Date: Sunday, November 8, 2015
Session Type: ACR Poster Session A
Session Time: 9:00AM-11:00AM
With higher prevalence of renal and cardiovascular diseases (CVD), as well as HTN, African American (AA) SLE patients experience accelerated damage accrual and excess morbidity and mortality. Genome wide association studies have identified two Apolipoprotein L1 (APOL1) risk variants (RV) in individuals of African Ancestry which confer an evolutionary advantage in resisting African Trypanosomiasis, but an increased risk of renal failure and CVD in homozygous carriers across many disease states. As an innate immune factor, APOL1 expression is regulated by inflammatory conditions. This study focused on RV dependent clinical correlates in SLE, and the interaction between the SLE inflammatory milieu and APOL1 expression.
Genotyping was done by conventional PCR/sequencing in 93 AA SLE subjects. Chart review furnished clinical data including demographics, comorbidities, medications, and laboratory values. Serum sE-selectin (as a marker CVD risk) was measured by ELISA and mean concentrations stratified by carrier status (ancestral, RV heterozygous, RV homozygous). APOL1-genotyped primary human endothelial cells (ECs) isolated from healthy AA fetal cord tissue were used to address inflammation-dependent APOL1 expression. Inflammatory conditions present in SLE were simulated using IFNα and supernatants from TLR stimulated macrophages. PCR products were genotyped to establish concordance with chromosomal DNA.
The ancestral (WT/WT), RV heterozygous, and RV homozygous groups comprised 37.6%, 49.4%, and 13% of the cohort respectively. Subjects were AA (100%) and predominantly female (90.3%). There were no significant differences in age, SLE duration or disease activity (SLEDAI scores), current proteinuria, or history of nephritis among the groups. However, a significantly increased risk of hypertension in heterozygous (OR: 3.6 p: 0.01) and homozygous (OR: 5.6 p: 0.04) RV subjects vs ancestral controls, supported an incomplete dominance model. In the RV heterozygous and homozygous groups, increased sE-selectin concentration was associated with SLEDAI >8, increased dsDNA, and decreased C4 (p= 0.009, 0.003, 0.03 respectively). In contrast, there were no associations between the above parameters and sE-selectin in the ancestral group (p= 0.93, 0.53, 0.57 respectively). Primary EC cultures from 5 healthy subjects (WT/WT= 1, RV/WT= 2, RV/RV= 2) were plated in serum free media, IFN-α, or supernatant from macrophages previously activated with ssRNA, hY3 (SLE-relevant TLR 7/8 agonist). Cells were ˃ 95% CD31 positive by FACS analysis. At 4 hours IFN-α alone, and macrophage supernatants increased APOL1 expression 9.21 fold (+/-1.8; p= 0.001) and 3.99 fold (+/-0.61; p= 0.0004) vs no treatment, respectively. RV heterozygous cells showed biallelic expression on genotyping of the qPCR product. Fold increase of sE-selectin was 2.24 (+/-0.2) (p=0.009) in response to IFNα.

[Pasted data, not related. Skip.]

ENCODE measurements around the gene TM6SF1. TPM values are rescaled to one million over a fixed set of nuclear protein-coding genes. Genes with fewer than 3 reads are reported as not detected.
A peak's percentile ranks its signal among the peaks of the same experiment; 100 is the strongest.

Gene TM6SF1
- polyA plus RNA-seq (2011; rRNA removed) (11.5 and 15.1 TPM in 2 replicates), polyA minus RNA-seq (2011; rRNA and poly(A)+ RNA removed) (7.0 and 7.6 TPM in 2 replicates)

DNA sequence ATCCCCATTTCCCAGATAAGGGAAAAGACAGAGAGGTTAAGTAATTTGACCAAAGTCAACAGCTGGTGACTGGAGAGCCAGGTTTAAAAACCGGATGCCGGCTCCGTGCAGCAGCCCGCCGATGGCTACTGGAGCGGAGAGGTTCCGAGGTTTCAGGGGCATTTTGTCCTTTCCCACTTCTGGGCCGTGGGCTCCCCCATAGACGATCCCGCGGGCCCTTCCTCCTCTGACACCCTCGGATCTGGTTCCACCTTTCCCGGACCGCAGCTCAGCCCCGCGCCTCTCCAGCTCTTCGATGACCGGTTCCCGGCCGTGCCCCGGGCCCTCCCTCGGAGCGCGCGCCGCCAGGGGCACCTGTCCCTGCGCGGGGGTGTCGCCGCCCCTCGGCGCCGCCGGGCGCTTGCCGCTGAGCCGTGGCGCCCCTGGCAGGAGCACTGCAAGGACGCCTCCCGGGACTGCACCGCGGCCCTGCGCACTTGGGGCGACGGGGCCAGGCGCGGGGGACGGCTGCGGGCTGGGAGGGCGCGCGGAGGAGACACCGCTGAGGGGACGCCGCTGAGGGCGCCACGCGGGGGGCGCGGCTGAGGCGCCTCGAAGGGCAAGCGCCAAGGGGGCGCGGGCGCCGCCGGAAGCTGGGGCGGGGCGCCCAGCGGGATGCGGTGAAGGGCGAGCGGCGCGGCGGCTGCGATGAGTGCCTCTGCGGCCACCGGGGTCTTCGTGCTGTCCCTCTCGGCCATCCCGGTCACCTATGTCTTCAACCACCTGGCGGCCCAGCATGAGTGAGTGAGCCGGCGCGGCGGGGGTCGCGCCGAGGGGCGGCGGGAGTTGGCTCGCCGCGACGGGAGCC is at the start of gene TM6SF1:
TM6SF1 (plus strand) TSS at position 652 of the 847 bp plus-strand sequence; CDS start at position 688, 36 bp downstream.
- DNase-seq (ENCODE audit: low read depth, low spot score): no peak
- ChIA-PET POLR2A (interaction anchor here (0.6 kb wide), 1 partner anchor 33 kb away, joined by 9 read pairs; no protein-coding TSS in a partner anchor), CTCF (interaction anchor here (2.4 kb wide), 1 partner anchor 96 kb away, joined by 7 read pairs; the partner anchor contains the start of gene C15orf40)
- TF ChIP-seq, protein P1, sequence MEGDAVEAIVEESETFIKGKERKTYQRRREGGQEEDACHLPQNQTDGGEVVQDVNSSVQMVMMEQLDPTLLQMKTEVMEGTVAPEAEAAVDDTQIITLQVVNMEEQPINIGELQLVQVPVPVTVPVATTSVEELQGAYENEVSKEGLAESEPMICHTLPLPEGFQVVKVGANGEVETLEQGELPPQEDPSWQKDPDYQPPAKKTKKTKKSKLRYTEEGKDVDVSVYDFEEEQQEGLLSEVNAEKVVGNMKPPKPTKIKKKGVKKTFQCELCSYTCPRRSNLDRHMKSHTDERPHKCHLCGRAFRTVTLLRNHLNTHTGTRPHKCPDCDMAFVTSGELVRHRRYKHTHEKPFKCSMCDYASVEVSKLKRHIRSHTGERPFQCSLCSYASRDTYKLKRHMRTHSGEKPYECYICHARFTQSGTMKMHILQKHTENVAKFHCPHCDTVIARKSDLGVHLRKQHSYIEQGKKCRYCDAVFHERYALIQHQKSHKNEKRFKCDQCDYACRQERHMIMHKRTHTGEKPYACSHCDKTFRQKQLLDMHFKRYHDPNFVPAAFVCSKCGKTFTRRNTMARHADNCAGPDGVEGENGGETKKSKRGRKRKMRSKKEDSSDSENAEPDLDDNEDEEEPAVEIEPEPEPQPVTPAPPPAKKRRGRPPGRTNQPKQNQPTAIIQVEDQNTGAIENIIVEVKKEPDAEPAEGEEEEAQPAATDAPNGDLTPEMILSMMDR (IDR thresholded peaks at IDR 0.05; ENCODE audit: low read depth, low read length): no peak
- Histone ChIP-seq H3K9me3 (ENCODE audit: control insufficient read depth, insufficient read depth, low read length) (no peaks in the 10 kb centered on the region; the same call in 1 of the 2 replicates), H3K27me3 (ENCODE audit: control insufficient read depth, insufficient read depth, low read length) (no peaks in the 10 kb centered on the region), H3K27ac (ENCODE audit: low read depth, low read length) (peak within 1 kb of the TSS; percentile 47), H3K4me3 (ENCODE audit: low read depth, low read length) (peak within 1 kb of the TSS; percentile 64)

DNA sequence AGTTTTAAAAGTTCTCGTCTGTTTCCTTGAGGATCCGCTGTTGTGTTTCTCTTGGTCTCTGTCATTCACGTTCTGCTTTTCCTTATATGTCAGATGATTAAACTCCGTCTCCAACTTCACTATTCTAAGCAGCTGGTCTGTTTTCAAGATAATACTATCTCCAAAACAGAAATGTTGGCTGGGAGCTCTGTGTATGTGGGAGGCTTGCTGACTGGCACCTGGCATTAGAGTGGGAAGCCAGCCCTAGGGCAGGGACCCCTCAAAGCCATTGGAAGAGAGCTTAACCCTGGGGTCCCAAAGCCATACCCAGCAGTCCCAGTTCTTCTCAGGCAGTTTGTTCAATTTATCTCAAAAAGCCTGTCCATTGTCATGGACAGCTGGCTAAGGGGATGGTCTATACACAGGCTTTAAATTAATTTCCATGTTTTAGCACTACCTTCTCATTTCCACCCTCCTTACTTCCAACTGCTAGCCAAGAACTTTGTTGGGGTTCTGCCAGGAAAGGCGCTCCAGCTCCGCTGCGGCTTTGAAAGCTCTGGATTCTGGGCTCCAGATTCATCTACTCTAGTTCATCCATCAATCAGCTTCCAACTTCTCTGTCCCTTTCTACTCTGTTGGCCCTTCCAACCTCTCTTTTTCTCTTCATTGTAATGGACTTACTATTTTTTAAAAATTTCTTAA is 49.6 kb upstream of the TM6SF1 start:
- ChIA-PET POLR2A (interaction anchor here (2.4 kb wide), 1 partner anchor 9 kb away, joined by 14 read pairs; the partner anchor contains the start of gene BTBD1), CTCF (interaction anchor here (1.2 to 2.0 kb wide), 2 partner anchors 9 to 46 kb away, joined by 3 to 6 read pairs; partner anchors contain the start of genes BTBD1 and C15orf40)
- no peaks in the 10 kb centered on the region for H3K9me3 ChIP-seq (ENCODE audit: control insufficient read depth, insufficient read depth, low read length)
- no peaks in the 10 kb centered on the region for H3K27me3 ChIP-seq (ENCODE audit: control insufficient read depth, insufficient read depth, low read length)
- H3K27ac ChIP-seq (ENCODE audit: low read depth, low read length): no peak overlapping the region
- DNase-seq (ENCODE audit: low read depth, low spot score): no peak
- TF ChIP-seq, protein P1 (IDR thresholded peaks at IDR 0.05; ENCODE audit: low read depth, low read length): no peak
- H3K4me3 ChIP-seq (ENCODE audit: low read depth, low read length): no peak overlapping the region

Chronic inflammation in SLE may lead to RV over-expression in EC and resultant systemic endothelial dysfunction. In AA SLE patients, tighter inflammatory control may be a step forward in preventing APOL1 RV-related damage in vascular beds.
To cite this abstract in AMA style:Blazer A, Markham A, Rasmussen S, Buyon JP, Belmont HM, Mehta-Lee S, Nwaukoni J, Izmirly PM, Clancy R. Heritable Endotheliopathy and ApolipoproteinL1 Risk Traits in SLE [abstract]. Arthritis Rheumatol. 2015; 67 (suppl 10). https://acrabstracts.org/abstract/heritable-endotheliopathy-and-apolipoproteinl1-risk-traits-in-sle/. Accessed July 11, 2020.
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